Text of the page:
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Losing Sales - A Case Study
Thursday 24th May 2018
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What Service Level can we afford?

An unusual case, which ultimately led to the company (among other things) 'deciding which sales to lose'. And making £500,000 a year extra profit as a result.

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A Company Who Listened(!)

This happened in the early days of developing engaging, interactive, graphic Tools to help cross functional, mixed ability and mixed status teams 'get the message'.

It succeeded beyond our wildest dreams.

The company had always thought of 'all stockouts as bad'.

They had a huge range of rates of sale and a mix of short, medium and very long lead time items.

No 'one size fits all' stock policy will work. If it's right for slow movers, fast movers will be overstocked (and vice versa)
If it's right for medium lead time items it's wrong for both short and long.

That's familiar ground to logisticians, but not to buyers, marketeers, finance or the board.

We assembled a mix of senior and junior players from all such functions (including supply chain) and split them into 2 teams.

In a tutored session, each team then ran their actual orders, through their supply chain at their chosen settings.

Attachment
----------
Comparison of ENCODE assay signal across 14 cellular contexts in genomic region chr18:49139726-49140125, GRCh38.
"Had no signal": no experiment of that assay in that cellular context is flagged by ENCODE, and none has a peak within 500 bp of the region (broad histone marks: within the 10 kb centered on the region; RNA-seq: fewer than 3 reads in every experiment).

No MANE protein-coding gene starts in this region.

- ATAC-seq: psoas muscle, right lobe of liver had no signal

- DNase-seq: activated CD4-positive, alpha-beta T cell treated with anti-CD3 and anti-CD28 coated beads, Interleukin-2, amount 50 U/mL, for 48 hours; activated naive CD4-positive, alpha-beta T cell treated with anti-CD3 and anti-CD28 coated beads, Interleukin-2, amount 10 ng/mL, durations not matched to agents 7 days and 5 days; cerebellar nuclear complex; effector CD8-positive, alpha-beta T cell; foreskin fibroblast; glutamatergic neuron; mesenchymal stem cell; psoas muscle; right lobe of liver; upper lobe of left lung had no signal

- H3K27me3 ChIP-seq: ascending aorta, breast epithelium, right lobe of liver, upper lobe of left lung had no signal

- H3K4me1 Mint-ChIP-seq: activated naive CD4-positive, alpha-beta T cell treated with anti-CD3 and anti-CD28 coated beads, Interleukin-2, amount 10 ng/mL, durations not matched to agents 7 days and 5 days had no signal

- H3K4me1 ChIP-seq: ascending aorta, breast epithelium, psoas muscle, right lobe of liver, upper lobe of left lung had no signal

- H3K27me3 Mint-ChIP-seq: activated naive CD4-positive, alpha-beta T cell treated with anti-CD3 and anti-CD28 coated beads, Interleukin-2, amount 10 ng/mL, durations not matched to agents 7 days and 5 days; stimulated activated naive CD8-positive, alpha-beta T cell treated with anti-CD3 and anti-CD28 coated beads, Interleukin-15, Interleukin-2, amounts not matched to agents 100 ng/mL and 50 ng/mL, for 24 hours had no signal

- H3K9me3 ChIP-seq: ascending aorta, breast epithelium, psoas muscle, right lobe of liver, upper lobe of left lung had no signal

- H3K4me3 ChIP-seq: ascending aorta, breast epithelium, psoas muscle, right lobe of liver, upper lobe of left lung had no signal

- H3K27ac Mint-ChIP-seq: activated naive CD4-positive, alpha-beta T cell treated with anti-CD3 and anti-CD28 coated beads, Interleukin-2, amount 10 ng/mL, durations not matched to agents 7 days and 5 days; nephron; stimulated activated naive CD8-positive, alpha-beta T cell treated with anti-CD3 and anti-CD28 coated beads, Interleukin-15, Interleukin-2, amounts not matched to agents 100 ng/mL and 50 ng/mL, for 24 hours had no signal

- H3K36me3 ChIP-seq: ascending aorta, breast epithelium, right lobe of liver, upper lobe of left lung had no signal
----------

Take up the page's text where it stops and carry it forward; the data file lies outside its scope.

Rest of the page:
The teams could see both sets of results live on screen, unfolding day by day as wild peak and trough orders clashed with 'how much we thought would sell 13 weeks ago, when the crop was harvested'.

It got fiercely competitive - at one stage the buyer shouting at the other team "You're going to run out" (which they did. But so, a couple of days later, did he!) - but it worked.

As a group they had reached a common understanding of effects they wanted and could afford. Further, they understood the link between causes and effect. As consultants we could have told them this. Such an approach might have worked at the intellectual level, but it wouldn't (and probably never will) work at the emotional level.

By using the Tools, they had learned; we hadn't taught.


Very interesting. Please contact us


Don't make the intellect our god; it has, of course, powerful muscles, but no personality. A.Einstein
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